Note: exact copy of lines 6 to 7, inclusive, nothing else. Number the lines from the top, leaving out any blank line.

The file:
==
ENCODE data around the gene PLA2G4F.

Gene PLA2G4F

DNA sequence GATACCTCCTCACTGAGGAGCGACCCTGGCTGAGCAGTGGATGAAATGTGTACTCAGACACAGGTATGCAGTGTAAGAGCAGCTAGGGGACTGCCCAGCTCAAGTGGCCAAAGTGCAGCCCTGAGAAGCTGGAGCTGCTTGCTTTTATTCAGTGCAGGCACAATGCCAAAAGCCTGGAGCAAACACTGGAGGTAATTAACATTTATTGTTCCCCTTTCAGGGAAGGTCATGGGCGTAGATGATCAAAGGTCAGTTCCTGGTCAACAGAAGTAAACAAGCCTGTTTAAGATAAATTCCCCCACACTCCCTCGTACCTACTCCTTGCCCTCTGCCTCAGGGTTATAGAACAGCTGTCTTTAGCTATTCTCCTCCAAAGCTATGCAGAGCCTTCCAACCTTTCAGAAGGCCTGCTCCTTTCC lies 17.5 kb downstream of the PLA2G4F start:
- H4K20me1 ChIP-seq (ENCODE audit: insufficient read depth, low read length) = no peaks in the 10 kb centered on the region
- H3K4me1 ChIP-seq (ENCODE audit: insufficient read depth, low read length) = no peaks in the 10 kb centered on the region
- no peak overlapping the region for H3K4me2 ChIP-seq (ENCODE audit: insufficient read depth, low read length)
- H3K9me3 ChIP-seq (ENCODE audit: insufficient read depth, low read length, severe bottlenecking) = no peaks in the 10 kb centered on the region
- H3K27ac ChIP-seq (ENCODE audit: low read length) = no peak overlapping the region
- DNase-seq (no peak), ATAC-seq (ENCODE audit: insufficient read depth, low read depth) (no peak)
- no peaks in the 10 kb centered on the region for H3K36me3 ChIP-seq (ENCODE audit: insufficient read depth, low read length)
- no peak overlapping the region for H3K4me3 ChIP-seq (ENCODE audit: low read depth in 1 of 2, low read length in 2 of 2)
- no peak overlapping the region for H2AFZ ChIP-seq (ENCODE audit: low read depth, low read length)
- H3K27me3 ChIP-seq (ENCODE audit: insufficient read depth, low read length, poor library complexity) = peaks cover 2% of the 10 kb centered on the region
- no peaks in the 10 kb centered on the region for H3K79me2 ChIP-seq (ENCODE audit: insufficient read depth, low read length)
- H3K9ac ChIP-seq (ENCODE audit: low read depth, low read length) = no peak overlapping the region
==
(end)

- no peak overlapping the region for H3K4me2 ChIP-seq (ENCODE audit: insufficient read depth, low read length)
- H3K9me3 ChIP-seq (ENCODE audit: insufficient read depth, low read length, severe bottlenecking) = no peaks in the 10 kb centered on the region